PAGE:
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Maritime transport is through the roof: before the pandemic shipping a container cost 1,000 dollars, today it costs 10,000

The electronics industry is just one example, but we are clearly seeing the effects: new products are introduced, but It took us weeks to buy them. Why?

Well, partly because they are manufactured less due to the shortage of components, but also because the transport of goods is in one of the great collapses in its history. Hundreds of ships are blocked outside the ports, and the price for shipping a container has been multiplied by ten compared to pre-pandemic levels.

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The impact of the pandemic is enormous in all areas of the industry, but also in the maritime transport of goods: in August a single case of covid paralyzed one of the terminals from the great Chinese port of Ningbo, on the outskirts of Shanghai, for a whole fortnight.

In The Financial Times they reveal that there are currently 584 container ships that are simply stuck abroad from ports around the world: it is double the number at the beginning of the year according to data from Kuehne + Nagel, and analysts note that the problem has reached “unprecedented levels”.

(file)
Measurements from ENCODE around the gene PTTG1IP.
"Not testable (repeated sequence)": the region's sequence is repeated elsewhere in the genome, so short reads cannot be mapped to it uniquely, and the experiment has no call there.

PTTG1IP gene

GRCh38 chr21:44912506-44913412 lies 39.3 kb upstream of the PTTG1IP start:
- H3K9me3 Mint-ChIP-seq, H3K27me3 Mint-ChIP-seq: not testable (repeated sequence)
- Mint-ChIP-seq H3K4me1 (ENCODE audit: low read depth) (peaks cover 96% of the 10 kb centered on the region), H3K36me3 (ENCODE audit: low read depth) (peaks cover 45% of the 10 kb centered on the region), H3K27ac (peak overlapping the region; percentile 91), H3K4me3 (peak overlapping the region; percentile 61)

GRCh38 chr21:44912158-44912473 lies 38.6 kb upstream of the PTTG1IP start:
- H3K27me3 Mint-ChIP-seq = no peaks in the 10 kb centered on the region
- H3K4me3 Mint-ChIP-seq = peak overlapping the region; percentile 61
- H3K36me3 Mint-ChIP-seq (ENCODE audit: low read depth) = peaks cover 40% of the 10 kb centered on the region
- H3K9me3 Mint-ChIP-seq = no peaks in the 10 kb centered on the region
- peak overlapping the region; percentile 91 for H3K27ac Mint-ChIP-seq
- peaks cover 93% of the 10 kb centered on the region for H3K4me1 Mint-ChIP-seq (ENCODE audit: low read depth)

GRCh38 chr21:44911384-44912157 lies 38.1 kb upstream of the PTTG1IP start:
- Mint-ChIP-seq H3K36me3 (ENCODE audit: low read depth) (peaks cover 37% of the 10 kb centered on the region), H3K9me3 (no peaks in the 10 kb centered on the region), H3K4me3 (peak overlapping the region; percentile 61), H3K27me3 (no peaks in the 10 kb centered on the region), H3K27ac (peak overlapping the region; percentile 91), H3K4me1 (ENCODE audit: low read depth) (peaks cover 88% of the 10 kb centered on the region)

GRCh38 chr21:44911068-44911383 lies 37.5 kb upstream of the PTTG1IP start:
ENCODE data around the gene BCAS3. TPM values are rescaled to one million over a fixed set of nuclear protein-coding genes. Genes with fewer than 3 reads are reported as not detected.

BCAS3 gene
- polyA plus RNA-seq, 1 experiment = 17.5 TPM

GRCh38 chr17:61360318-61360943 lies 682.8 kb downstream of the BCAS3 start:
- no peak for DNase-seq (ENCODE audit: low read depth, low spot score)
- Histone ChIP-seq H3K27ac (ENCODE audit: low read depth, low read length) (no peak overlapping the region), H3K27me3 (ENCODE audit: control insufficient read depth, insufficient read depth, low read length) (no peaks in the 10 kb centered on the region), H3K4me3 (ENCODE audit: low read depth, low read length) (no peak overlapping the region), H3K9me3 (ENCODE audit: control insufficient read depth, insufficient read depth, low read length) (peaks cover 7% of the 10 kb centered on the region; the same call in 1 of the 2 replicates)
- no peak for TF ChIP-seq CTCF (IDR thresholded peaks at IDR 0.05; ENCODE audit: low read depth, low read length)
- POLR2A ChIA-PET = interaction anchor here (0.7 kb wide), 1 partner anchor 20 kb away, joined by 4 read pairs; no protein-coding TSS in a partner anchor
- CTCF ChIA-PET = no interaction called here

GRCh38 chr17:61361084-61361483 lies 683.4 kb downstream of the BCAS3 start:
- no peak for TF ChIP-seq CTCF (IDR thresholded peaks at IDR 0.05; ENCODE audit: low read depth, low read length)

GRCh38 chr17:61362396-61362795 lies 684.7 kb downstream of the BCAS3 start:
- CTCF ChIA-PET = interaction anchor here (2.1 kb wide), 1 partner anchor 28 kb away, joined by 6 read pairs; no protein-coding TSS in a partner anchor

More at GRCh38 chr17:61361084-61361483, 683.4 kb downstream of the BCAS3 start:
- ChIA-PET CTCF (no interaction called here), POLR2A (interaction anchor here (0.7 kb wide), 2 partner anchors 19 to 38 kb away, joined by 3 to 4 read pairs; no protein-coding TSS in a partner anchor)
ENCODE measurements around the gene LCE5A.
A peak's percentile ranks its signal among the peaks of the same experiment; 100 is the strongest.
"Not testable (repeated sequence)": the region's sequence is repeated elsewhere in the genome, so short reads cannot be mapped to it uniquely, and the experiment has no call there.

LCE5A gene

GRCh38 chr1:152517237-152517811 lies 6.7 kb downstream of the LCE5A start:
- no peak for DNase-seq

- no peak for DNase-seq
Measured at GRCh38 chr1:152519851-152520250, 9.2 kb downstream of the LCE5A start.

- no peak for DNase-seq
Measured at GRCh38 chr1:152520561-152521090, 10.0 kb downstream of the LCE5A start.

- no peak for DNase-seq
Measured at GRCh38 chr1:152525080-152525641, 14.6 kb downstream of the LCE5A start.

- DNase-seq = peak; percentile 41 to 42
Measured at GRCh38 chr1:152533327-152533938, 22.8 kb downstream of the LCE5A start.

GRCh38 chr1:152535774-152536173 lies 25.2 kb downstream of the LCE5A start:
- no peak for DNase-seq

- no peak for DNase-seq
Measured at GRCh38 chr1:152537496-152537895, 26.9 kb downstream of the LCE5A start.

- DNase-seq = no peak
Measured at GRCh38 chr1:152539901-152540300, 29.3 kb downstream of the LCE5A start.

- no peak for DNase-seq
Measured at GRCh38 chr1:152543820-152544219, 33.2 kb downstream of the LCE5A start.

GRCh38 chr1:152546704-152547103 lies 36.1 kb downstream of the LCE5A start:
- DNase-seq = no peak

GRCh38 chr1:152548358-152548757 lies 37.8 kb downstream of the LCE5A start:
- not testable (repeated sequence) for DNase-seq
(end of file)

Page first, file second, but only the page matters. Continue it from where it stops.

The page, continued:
In fact, delays in certain shipments act like a gigantic and terrible domino: those delays cause other transports to be delayed as well, creating a vicious cycle that affects the supply of goods and components around the world. And to that are added other problems of haste and shortcuts that cause more containers to be lost than ever.

There is also another key factor that adds to the problems: the cost of shipping goods has risen staggeringly – the average shipping price for a 12-meter container is now approaching $ 10,000. That price is triple what that shipment cost in early 2021, and it’s 10 times what it cost before the pandemic.

Analysts warn that the problems could worsen now that the Northern Hemisphere is cold, snow and winds that could cause, for example, port terminal closures. Problems will take time to resolve, and once again we will have to arm ourselves with patience.

Via | Financial times